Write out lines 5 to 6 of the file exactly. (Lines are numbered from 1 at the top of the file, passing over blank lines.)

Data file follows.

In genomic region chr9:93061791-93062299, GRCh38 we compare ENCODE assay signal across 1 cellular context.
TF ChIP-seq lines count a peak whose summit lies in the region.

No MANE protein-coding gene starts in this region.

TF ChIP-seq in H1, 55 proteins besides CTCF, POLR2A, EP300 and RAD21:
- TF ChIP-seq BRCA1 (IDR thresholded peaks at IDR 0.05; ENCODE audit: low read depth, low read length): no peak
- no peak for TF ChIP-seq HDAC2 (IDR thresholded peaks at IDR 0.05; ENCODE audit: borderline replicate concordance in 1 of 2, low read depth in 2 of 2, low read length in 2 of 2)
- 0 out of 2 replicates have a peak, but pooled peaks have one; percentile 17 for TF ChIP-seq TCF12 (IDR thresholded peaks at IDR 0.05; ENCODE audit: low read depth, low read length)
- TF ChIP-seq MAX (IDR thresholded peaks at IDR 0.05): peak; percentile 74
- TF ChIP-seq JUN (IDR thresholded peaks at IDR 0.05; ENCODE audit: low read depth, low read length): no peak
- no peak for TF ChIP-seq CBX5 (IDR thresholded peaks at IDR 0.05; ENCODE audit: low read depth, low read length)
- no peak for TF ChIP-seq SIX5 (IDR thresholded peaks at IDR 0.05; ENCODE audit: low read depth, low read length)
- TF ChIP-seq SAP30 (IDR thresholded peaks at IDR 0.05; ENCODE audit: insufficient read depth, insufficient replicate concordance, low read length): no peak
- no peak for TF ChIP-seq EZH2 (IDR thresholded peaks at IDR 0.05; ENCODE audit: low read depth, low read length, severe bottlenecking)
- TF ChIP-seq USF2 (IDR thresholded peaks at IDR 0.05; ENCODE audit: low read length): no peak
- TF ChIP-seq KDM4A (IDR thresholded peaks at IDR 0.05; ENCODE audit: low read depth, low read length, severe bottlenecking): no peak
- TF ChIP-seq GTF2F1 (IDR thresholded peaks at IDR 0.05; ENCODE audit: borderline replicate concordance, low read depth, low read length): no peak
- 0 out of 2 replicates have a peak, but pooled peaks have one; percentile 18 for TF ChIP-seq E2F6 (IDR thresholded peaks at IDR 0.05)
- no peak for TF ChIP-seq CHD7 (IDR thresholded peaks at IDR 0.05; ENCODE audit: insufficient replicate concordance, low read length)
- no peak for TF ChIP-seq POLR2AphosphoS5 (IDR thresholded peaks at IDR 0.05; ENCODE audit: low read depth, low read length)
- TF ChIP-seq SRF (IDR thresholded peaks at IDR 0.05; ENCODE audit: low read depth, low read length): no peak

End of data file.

- TF ChIP-seq BRCA1 (IDR thresholded peaks at IDR 0.05; ENCODE audit: low read depth, low read length): no peak
- no peak for TF ChIP-seq HDAC2 (IDR thresholded peaks at IDR 0.05; ENCODE audit: borderline replicate concordance in 1 of 2, low read depth in 2 of 2, low read length in 2 of 2)